Manilla Road

Voyager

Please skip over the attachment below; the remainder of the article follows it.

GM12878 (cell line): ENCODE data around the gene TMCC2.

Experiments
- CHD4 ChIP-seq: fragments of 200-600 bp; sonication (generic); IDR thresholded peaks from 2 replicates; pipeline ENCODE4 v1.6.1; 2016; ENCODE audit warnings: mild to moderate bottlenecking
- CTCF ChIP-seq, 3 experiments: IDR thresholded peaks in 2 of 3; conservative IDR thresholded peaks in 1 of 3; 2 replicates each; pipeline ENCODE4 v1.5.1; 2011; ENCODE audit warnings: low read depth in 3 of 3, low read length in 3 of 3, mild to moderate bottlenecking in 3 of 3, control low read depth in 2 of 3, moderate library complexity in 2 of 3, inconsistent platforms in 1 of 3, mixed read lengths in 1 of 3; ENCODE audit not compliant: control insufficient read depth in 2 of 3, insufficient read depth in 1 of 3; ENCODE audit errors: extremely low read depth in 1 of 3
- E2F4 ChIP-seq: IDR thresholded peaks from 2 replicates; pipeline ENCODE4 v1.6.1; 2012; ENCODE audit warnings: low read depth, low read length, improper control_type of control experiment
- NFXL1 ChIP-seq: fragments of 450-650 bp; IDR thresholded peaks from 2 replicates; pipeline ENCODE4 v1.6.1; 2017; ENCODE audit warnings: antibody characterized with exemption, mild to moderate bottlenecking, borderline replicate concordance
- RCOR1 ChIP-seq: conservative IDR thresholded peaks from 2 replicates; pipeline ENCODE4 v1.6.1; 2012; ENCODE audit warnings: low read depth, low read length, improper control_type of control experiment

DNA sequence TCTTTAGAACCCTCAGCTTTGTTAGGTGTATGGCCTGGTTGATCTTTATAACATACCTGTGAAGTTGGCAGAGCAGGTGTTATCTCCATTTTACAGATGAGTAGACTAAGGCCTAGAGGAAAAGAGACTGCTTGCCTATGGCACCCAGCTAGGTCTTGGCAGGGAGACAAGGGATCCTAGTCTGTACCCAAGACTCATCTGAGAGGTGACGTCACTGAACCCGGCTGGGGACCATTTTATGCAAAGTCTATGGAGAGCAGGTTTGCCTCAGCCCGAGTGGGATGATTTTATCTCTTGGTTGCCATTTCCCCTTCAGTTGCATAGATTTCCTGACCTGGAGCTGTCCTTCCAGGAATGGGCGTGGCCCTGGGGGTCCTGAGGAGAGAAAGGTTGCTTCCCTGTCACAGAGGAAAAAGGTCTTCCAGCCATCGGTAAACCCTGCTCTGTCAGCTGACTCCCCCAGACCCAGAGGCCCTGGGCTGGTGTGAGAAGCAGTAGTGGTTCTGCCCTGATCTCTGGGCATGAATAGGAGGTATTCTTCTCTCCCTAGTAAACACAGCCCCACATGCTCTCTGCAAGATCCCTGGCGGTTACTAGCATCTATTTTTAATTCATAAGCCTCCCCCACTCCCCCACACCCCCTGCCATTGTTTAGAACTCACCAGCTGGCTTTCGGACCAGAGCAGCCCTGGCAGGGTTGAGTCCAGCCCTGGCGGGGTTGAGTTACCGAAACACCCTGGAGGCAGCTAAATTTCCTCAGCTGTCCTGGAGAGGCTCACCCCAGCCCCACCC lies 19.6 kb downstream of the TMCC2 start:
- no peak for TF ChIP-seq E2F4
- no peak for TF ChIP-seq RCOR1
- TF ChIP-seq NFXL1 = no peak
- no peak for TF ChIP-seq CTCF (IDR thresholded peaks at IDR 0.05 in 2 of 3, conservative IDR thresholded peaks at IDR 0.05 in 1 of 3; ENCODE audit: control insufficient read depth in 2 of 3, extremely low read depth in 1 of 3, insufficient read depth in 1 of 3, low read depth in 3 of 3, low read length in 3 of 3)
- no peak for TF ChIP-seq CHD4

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Whether sifting through the sands of time to relate mankind's historical past, or falling down the rabbit hole into realms of absolute fantasy, almost all Manilla Road albums are guaranteed to do one thing: whisk listeners to far away lands, well beyond the tangible borders of the modern world and its everyday concerns, on the wings of classic heavy metal. 2008's Voyager is not about to change this archetype after 30 odd years -- musically or thematically speaking -- and thus its title refers, not to some deep space-exploring gadget, but to an imaginary Norse ship bearing a group of exiled 12th century Vikings upon an epic adventure, steeped in history, legend, and all the gray area in between. The journey begins like all of the best amusement park rides: to the rumble of somber narrations spoken over ominous sound effects (on "Tomb of the Serpent King"), as the Viking warrior, Holgar, and his crew return to Norway after much raping and pillaging (see "Butchers of the Sea" -- huzzah!), only to find their homeland converted to Christianity, and their traditional pagan beliefs no longer welcome. Refusing to change their ways, they instead set sail into exile, amidst the crashing waves of "Frost and Fire" (no relation to the Cirith Ungol track), and the relatively smoother waters of "Tree of Life." The album's first bona fide classic, this one, it comes replete with anecdotes from Norse mythology and epitomizes vocalist/guitarist Mark Shelton's best latter-day work: made of deliberate, mesmerizing, acoustic strummed foundations which are only gradually embellished and intensified with electric instruments before culminating in a magnificent solo, naturally. Back to the story at hand: the crew's dreamlike reverie is suddenly interrupted by still more religious oppression during their passage through Vineland, with cathedral organs heralding more imminent bloodshed (and the ritual torture of a self-important preacher) on "Blood Eagle." Seeing no alternative other than to sail ever Westward and Southward, backed by the expansive title track's soundtrack, Holgar and his (un)merry men eventually reach the Toltec civilization in what is now modern-day Mexico (through the unexpectedly gentle acoustics of "Eye of the Storm"), and are actually welcomed as gods by the natives, (described in the "Return of the Serpent King"). Two more, largely engaging but far from revolutionary-sounding metallic onslaughts, "Conquest" and the evocative standout, "Totentanz (The Dance of Death)," tell of Holgar's ensuing triumphs and ultimate demise; but if our emphasis on recounting the storyline hadn't made it obvious already, Voyager's musical portion is significantly less intriguing than its lyrics. All things considered, the album's complete picture still does the Manilla Road legacy proud -- not least for delivering on the promise of musical escapism -- but first-time listeners may want to start their examinations of the band's discography with any one of a handful of other, superior efforts reviewed here.

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